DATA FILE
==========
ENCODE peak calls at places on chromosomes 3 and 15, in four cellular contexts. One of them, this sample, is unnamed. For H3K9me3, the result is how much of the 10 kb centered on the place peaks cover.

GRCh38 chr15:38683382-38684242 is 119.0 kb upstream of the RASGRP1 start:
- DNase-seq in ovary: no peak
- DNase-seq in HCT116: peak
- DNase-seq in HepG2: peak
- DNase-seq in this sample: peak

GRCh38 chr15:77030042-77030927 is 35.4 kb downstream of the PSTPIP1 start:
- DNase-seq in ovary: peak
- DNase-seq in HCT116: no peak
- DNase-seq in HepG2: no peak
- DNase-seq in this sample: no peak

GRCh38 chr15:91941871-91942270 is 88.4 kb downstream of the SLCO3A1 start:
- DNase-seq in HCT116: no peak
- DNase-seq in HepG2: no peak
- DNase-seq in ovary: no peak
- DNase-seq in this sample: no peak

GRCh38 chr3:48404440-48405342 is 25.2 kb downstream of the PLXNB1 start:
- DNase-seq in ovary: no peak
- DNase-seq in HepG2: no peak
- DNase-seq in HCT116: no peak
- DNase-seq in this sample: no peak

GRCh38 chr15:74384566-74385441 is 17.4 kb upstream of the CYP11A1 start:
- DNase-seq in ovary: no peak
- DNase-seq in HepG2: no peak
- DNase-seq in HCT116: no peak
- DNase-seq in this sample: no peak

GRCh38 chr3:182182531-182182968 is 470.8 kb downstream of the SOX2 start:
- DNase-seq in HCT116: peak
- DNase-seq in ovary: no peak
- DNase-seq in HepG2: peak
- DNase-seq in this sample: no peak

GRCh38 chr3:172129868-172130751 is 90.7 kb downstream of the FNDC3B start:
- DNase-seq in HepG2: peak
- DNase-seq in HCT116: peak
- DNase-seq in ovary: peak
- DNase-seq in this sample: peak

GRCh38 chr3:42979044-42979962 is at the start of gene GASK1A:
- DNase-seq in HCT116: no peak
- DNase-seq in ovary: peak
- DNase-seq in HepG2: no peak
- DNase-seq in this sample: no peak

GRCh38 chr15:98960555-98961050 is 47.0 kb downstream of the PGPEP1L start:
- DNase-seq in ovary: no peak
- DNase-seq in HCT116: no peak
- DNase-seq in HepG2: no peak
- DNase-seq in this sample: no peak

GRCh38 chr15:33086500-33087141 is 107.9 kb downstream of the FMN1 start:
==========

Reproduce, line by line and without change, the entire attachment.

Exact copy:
ENCODE peak calls at places on chromosomes 3 and 15, in four cellular contexts. One of them, this sample, is unnamed. For H3K9me3, the result is how much of the 10 kb centered on the place peaks cover.

GRCh38 chr15:38683382-38684242 is 119.0 kb upstream of the RASGRP1 start:
- DNase-seq in ovary: no peak
- DNase-seq in HCT116: peak
- DNase-seq in HepG2: peak
- DNase-seq in this sample: peak

GRCh38 chr15:77030042-77030927 is 35.4 kb downstream of the PSTPIP1 start:
- DNase-seq in ovary: peak
- DNase-seq in HCT116: no peak
- DNase-seq in HepG2: no peak
- DNase-seq in this sample: no peak

GRCh38 chr15:91941871-91942270 is 88.4 kb downstream of the SLCO3A1 start:
- DNase-seq in HCT116: no peak
- DNase-seq in HepG2: no peak
- DNase-seq in ovary: no peak
- DNase-seq in this sample: no peak

GRCh38 chr3:48404440-48405342 is 25.2 kb downstream of the PLXNB1 start:
- DNase-seq in ovary: no peak
- DNase-seq in HepG2: no peak
- DNase-seq in HCT116: no peak
- DNase-seq in this sample: no peak

GRCh38 chr15:74384566-74385441 is 17.4 kb upstream of the CYP11A1 start:
- DNase-seq in ovary: no peak
- DNase-seq in HepG2: no peak
- DNase-seq in HCT116: no peak
- DNase-seq in this sample: no peak

GRCh38 chr3:182182531-182182968 is 470.8 kb downstream of the SOX2 start:
- DNase-seq in HCT116: peak
- DNase-seq in ovary: no peak
- DNase-seq in HepG2: peak
- DNase-seq in this sample: no peak

GRCh38 chr3:172129868-172130751 is 90.7 kb downstream of the FNDC3B start:
- DNase-seq in HepG2: peak
- DNase-seq in HCT116: peak
- DNase-seq in ovary: peak
- DNase-seq in this sample: peak

GRCh38 chr3:42979044-42979962 is at the start of gene GASK1A:
- DNase-seq in HCT116: no peak
- DNase-seq in ovary: peak
- DNase-seq in HepG2: no peak
- DNase-seq in this sample: no peak

GRCh38 chr15:98960555-98961050 is 47.0 kb downstream of the PGPEP1L start:
- DNase-seq in ovary: no peak
- DNase-seq in HCT116: no peak
- DNase-seq in HepG2: no peak
- DNase-seq in this sample: no peak

GRCh38 chr15:33086500-33087141 is 107.9 kb downstream of the FMN1 start: